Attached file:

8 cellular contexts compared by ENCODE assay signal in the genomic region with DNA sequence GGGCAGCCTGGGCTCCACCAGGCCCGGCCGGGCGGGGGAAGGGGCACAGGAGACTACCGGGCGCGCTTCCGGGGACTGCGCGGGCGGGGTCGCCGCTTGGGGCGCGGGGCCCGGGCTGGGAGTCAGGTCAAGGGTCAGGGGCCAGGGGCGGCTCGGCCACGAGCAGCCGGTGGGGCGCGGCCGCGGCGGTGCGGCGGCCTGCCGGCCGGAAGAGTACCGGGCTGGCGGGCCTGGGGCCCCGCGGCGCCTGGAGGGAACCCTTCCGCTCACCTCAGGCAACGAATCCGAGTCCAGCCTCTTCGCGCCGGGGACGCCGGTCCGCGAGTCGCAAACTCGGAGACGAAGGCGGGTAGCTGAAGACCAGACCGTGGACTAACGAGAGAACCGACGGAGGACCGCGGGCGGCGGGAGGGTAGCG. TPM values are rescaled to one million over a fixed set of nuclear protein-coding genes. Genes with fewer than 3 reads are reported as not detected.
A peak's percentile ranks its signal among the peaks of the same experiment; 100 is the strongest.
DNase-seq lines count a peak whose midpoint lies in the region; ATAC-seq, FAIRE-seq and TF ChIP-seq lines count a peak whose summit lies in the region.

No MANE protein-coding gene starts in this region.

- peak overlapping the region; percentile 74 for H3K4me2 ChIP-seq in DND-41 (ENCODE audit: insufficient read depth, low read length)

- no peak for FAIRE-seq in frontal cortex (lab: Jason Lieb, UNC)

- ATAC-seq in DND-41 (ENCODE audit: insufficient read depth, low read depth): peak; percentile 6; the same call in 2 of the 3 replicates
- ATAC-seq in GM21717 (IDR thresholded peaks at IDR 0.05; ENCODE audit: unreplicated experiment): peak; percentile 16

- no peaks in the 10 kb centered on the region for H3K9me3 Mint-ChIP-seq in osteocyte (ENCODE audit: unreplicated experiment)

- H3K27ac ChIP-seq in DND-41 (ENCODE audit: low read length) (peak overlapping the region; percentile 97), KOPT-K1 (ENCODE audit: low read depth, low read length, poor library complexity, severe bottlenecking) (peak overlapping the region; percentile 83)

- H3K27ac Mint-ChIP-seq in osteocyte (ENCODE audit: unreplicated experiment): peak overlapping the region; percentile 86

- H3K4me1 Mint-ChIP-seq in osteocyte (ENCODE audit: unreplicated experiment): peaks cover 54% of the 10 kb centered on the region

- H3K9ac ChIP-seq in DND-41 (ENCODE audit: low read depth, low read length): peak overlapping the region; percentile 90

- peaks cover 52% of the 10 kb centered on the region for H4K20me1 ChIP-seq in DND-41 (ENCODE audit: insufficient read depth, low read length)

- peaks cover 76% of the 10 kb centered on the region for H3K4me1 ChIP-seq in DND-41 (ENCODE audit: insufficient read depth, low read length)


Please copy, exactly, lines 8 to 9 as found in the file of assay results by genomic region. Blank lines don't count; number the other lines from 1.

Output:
- ATAC-seq in GM21717 (IDR thresholded peaks at IDR 0.05; ENCODE audit: unreplicated experiment): peak; percentile 16

- no peaks in the 10 kb centered on the region for H3K9me3 Mint-ChIP-seq in osteocyte (ENCODE audit: unreplicated experiment)